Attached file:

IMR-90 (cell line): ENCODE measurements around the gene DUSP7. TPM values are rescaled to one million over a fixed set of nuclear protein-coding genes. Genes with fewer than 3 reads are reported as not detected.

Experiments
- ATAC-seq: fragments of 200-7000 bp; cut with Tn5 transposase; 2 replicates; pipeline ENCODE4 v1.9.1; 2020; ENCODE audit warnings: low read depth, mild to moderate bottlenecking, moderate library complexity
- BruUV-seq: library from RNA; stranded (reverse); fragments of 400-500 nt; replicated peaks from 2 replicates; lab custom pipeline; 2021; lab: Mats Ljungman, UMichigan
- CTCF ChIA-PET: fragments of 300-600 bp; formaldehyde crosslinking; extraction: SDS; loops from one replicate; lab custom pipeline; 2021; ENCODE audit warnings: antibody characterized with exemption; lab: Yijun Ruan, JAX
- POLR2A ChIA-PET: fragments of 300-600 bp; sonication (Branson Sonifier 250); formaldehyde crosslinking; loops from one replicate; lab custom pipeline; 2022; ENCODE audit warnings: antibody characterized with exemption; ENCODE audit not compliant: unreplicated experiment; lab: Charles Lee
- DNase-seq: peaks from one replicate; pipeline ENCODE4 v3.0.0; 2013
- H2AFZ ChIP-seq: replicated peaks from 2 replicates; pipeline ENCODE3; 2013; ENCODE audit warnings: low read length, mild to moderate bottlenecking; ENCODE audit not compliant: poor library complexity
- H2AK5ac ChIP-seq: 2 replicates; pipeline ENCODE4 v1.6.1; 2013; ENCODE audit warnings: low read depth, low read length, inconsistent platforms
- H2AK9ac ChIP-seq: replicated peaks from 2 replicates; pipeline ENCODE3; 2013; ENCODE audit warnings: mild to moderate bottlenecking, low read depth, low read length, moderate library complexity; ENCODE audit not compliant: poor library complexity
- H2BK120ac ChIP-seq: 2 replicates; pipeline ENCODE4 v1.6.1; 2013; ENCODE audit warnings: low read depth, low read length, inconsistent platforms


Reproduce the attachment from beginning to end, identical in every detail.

IMR-90 (cell line): ENCODE measurements around the gene DUSP7. TPM values are rescaled to one million over a fixed set of nuclear protein-coding genes. Genes with fewer than 3 reads are reported as not detected.

Experiments
- ATAC-seq: fragments of 200-7000 bp; cut with Tn5 transposase; 2 replicates; pipeline ENCODE4 v1.9.1; 2020; ENCODE audit warnings: low read depth, mild to moderate bottlenecking, moderate library complexity
- BruUV-seq: library from RNA; stranded (reverse); fragments of 400-500 nt; replicated peaks from 2 replicates; lab custom pipeline; 2021; lab: Mats Ljungman, UMichigan
- CTCF ChIA-PET: fragments of 300-600 bp; formaldehyde crosslinking; extraction: SDS; loops from one replicate; lab custom pipeline; 2021; ENCODE audit warnings: antibody characterized with exemption; lab: Yijun Ruan, JAX
- POLR2A ChIA-PET: fragments of 300-600 bp; sonication (Branson Sonifier 250); formaldehyde crosslinking; loops from one replicate; lab custom pipeline; 2022; ENCODE audit warnings: antibody characterized with exemption; ENCODE audit not compliant: unreplicated experiment; lab: Charles Lee
- DNase-seq: peaks from one replicate; pipeline ENCODE4 v3.0.0; 2013
- H2AFZ ChIP-seq: replicated peaks from 2 replicates; pipeline ENCODE3; 2013; ENCODE audit warnings: low read length, mild to moderate bottlenecking; ENCODE audit not compliant: poor library complexity
- H2AK5ac ChIP-seq: 2 replicates; pipeline ENCODE4 v1.6.1; 2013; ENCODE audit warnings: low read depth, low read length, inconsistent platforms
- H2AK9ac ChIP-seq: replicated peaks from 2 replicates; pipeline ENCODE3; 2013; ENCODE audit warnings: mild to moderate bottlenecking, low read depth, low read length, moderate library complexity; ENCODE audit not compliant: poor library complexity
- H2BK120ac ChIP-seq: 2 replicates; pipeline ENCODE4 v1.6.1; 2013; ENCODE audit warnings: low read depth, low read length, inconsistent platforms